Inside the Mind of Isadora


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Silence – A Walk through Life

Tree Path.web A Walk through Life ©Isadora DeLaVega

Spend your brief moment according to nature’s law,

and serenely greet the journey’s end as an olive falls when it is ripe,

blessing the branch that bare it and giving thanks to the tree that gave it life.

©Marcus Aurelius [philosophers/resources]

~~~~~

Weekly Photo Challenge – Silence

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Friday Fictioneers – Lurking in the Shadows

It had been weeks since I visited Henrietta. To soothe my guilt, I picked up her favorite sparkling wine. At ninety, she wasn’t a fine wine drinker. Five bucks would do. I purchased her favorite dark chocolates too.

I could see bright lights on in the kitchen. She usually kept them on low.

She’d say, “I have a budget, you know.”

Finally, Henrietta opened the door. She seemed dazed.

“Hi Henrietta,” I said.

“Who are you?”

“It’s Ella.”

She grabbed the Gazela and slammed the door.

Curiously, I peered through the window.

Behind the huge spiderweb, lurked a man’s shadow.

2018©Isadora DeLaVega

 

Genre: Flash Fiction
Word Count: 100 words
Photo Prompt:©Victor & Sarah Potter

To join Rochelle and her Friday Fictioneers
click here or the blue froggy above

 


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A Gift of Love

The way to love anything deeply is to realize that it may be lost to you one day.

2018©Isadora De La Vega 

A Gift of Love

Without you,

Life is just existing.

With you,

Life is worth living.

You put a name on the

Songs, birds sing.

And, you bring the smell of flowers,

To a breezy spring.

You are my sun,

You are my moon,

You are in my heart,

Forever and a day.

2018©Al De La Vega

❤❤❤❤❤

Heart - piano notes

❤❤❤❤❤

Jamie Dedes @ The Poet by Day is asking, “What is on your mind and heart as you start the new year?”

to join in click here

photo prompt©jamie dedes


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Nurture Yourself – Seek Peaceful Serenity

Because of our daily stress filled lives, especially during the hectic holiday festivities, we need to create a quietly calm and peacefully still place where we can feel tranquil serenity.

Our imagination can help us with this very difficult task of relaxing by providing us with the ability to dream of magical places. I love to imagine a garden of flowers filled with every imaginable color and shape. It’s an image that can make anyone smile.

What about a snow covered mountain or forest? Snow blankets on the slumbering earth. The sun sparkling on the hanging icicles of a cold winters day.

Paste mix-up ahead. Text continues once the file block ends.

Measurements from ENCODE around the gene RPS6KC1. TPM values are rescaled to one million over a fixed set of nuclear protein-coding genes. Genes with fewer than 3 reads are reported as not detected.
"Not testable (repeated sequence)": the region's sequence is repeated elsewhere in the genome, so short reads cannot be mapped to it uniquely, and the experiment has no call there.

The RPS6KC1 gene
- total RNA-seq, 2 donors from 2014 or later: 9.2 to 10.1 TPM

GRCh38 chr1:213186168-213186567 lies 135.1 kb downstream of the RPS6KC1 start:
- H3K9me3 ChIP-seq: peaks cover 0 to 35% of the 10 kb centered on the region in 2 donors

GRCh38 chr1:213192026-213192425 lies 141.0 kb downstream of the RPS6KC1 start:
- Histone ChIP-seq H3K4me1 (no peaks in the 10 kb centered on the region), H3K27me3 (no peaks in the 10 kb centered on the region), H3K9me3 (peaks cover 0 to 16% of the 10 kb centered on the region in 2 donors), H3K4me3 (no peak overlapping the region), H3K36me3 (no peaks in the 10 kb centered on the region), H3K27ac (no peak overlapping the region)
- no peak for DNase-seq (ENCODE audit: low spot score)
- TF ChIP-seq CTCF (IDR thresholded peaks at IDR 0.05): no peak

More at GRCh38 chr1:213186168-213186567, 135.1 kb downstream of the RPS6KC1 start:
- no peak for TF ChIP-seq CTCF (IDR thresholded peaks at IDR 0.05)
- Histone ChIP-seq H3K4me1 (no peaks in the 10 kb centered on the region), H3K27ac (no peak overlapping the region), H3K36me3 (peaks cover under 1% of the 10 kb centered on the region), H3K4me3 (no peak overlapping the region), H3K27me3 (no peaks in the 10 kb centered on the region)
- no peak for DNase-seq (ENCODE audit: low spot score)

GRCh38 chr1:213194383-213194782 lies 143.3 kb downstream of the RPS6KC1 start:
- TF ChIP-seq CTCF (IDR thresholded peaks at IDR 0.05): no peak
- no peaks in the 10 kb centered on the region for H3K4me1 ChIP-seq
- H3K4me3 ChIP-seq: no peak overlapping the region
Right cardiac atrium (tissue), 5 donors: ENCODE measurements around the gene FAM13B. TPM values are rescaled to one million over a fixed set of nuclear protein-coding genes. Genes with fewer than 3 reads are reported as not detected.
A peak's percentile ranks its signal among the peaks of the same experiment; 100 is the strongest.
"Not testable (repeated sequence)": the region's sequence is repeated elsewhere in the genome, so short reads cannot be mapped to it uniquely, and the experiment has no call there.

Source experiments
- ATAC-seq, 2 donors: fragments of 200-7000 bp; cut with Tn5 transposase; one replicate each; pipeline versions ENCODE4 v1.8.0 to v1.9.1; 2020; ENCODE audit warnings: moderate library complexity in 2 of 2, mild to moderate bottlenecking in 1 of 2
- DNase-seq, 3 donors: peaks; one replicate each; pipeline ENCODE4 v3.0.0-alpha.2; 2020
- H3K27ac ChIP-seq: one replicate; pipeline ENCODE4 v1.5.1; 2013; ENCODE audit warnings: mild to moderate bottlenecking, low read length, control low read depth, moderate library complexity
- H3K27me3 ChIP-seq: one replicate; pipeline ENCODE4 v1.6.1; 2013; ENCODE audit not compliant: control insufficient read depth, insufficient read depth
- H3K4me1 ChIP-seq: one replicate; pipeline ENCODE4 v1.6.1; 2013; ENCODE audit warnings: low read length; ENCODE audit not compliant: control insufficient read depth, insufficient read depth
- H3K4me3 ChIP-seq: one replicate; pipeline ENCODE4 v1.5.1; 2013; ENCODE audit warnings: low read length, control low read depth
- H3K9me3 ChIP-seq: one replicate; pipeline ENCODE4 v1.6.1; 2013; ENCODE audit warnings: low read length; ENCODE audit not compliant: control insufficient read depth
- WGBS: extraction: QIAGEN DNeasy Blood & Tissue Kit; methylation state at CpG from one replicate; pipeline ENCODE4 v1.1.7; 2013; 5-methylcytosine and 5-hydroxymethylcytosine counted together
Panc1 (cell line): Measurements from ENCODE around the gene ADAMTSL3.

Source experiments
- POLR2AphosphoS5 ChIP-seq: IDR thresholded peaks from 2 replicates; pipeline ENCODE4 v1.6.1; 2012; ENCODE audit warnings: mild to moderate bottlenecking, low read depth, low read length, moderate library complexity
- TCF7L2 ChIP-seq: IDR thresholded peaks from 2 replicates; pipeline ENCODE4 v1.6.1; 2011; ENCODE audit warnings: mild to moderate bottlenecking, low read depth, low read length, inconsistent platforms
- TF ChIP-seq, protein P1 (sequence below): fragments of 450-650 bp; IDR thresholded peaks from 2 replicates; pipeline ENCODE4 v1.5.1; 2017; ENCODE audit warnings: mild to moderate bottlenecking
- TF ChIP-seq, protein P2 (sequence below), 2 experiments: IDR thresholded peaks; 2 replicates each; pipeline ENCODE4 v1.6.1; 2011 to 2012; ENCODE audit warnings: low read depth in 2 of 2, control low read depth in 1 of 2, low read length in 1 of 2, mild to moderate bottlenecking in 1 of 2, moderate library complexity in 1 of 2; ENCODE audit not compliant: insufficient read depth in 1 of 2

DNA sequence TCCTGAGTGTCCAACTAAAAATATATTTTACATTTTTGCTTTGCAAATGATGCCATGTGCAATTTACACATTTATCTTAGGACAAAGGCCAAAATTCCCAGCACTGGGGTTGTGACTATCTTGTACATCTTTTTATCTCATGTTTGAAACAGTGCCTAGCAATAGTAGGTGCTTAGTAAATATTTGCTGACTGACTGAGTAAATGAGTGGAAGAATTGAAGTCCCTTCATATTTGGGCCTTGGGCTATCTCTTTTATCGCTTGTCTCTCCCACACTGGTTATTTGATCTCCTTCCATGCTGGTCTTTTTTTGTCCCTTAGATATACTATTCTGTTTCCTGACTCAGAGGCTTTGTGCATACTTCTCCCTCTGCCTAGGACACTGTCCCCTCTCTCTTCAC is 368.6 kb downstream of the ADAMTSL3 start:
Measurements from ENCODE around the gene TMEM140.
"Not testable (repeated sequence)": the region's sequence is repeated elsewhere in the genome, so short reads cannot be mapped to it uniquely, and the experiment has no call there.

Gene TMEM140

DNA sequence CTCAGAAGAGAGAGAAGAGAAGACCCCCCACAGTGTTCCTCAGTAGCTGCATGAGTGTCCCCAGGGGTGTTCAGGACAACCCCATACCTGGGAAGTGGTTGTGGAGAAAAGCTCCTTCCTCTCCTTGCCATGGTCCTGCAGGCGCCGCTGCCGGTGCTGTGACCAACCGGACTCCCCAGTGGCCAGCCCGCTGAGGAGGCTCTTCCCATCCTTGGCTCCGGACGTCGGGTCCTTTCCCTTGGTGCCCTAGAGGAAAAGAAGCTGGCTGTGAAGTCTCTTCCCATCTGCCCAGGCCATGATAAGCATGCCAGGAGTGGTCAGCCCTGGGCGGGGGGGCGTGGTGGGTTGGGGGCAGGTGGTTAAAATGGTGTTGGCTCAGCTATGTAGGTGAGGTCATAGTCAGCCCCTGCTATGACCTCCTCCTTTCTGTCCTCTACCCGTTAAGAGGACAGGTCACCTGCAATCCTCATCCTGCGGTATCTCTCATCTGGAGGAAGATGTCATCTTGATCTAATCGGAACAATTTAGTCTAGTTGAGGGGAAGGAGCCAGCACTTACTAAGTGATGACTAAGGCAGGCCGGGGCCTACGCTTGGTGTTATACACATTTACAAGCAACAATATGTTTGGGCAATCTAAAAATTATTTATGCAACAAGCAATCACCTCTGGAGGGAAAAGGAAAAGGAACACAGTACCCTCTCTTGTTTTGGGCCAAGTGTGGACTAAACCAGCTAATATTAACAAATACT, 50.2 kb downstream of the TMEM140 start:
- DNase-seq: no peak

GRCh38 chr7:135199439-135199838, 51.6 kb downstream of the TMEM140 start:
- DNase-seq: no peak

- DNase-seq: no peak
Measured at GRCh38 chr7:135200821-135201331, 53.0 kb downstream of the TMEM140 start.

Peaceful thoughts of hearts filled with quiet calm because we could all be one. No labels, no issues, no hostility, no anger. Just wonderful love for all no matter who they may be.

Nurturing yourself at the end of a day helps you achieve an untroubled placid sleep for better health.

If people could be serenely still they would see a positive spin in their life’s situation. Sitting in quiet contemplation, without negative thoughts towards themselves and others can be transforming.

Can you imagine a place of serenity?

In Love and Light
Isadora 🙏🏻

Namaste
I honor the place in you
in which the entire universe dwells.
I honor the place in you
which is of Love, and of Truth,
of Light and of Peace.
When you are in that place in you
and I am in that place in me.
We are One.

Becca at On Dragonfly Wings with Buttercup Tea
hosts Nurturing Thursday – to join click here

~~~~~~~

The video above was posted on the blog – A Frank Angle
to read it click here

******Photos from Google Images


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T’was the Night before Christmas – Florida Style

Santa w-Flamingo

Florida Christmas Poem

T’was the night before Christmas, and all through the town,
No noses were frozen, nor snow on the ground.

No children in flannels were tucked into bed,
They all wore their shorty pajamas instead.

To find wreaths of holly was not very hard,
For holly trees sprouted in every backyard.

In front of the houses were daddies and moms,
Decorating hibiscus and coconut palms.

The slumbering kiddies were dreaming with glee,
Hoping to find surf boards under the tree.

They all knew that Santa was well on his way,
In a fiberglass boat instead of a sleigh.

He whizzed up the rivers, zoomed up the canals,
Delivering toys to good boys and gals.

The tropical moon gave the cities a glow,
And lit the way for Santa below.

Quite soon he arrived and started to work,
He hadn’t a second to linger or shirk.

He jumped from his boat and gave a wee chuckle,
He was dressed in deck pants, with an ivy league buckle.

There weren’t any chimneys, but that caused no gloom,
For Santa came in through the Florida room.

He stopped at each house but stayed only a minute,
As he emptied his sack of the toys that were in it.

Before he departed he had a long drink,
From the glass of fresh orange juice left by the sink.

He turned with a jerk and jumped into his boat,
Knowing that he still had more toys to tote.

He put it in gear and he opened the gas,
Then up the Peace River he went like a flash!

And I heard him exclaim as he went on his way:
“Merry Christmas, Punta Gorda, I wish I could stay …. Annonymous

Santa w- Surf Boards

This is turning into a yearly repost due to the Christmas festivities that are going on at this time.

I hope you enjoy it again. This was on the radio on Christmas Eve last year. 

Punta Gorda is a boating town 5 minutes away from me.